Thank you sir for your service… what you went through in BC is way more than any fraternity pledge does.. hazing or not….. sure the bonds are great, but they are not the kind born of military service, especially during active duty!!!
I know this will mean little, but I apologize to you on his behalf and hope this goes your way. Arrogant little idiots who think being hazed for a few weeks is harder than BC… wow.. tell him to go to his safe spot or go hide behind his mommy's dress or piles of entitled wealth…. He is not worth it… or your time really.
I understand your situation and age…. AND I applaud you for standing up for your ethics and beliefs!!!
I would most certainly go to HR.. and by HR.. I men corporate HR…. well above him and file a grievance.
|janner||26 Oct 2016 8:25 a.m. PST|
Aside from seconding Garrison's excellent advice, I would add that the UK board maybe more pro-military than your current boss. Feel free to message me if you want me to do some digging
|Fritadas||10 Nov 2017 8:30 p.m. PST|
I feel like I've got a foot in both camps vis a vis your description of you and your boss. But screw your boss.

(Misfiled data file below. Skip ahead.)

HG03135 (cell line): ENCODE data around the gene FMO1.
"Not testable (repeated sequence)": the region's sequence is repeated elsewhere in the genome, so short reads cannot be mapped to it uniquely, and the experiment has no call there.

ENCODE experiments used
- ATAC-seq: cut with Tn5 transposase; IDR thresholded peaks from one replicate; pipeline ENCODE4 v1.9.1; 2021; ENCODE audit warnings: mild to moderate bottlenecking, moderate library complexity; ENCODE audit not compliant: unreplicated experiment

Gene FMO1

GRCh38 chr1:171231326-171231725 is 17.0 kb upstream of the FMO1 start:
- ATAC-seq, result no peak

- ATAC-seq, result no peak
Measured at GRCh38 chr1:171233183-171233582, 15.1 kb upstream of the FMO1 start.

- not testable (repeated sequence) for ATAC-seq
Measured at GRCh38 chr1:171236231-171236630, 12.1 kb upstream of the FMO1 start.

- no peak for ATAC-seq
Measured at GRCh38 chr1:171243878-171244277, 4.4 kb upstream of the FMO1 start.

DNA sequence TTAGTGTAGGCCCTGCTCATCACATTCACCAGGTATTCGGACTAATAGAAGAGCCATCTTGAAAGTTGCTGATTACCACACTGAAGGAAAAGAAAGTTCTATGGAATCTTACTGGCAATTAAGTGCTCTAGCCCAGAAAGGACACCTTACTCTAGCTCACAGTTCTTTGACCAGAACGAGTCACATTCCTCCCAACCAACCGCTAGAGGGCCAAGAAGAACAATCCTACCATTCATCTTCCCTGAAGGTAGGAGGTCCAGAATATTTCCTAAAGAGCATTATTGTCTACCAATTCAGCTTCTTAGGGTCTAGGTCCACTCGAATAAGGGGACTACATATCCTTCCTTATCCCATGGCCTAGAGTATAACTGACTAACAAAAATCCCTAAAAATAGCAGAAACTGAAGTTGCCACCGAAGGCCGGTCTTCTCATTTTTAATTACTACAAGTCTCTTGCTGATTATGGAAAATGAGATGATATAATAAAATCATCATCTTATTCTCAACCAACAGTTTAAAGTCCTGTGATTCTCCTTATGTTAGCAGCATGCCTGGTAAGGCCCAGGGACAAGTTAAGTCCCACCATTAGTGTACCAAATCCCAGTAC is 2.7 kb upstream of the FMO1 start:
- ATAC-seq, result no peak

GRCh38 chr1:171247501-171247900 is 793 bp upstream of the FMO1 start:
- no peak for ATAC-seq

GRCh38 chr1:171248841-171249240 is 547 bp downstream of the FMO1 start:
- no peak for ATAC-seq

You could call me a foodie, and I think greasy spoon diners frequently have better food than trendy 'fusion' restaurants, and they don't charge $35 USD for a pair of tiny eggrolls on a huge square plate with nasty brown stuff drizzled everywhere.
Beer is better than wine and that's just science.
I wish I could have been a Marine (medically unfit). I don't wish I could have been a frat brother. I was swayed to go to college where I did by the fact that they had no fraternities. When I see a grown man with fraternity bumper stickers, rings, etc, I immediately feel alienated. I feel like this is someone who consciously decided to stop maturing at the age of 19. When I see someone wearing a marine corps pin, or tie clip, or whatever, it means that while many things about us may differ – politics, religion, feelings about pineapple on pizza, we share very important values, like dedication to our communities. Something Marines show by being Marines, while frat brothers do some Habitat for Humanity work so they don't have to give up their sweet on-campus party pad.
I really, really, really dislike your boss right now. What a .
| Bowman ||11 Nov 2017 7:26 a.m. PST|
Beer is better than wine and that's just science.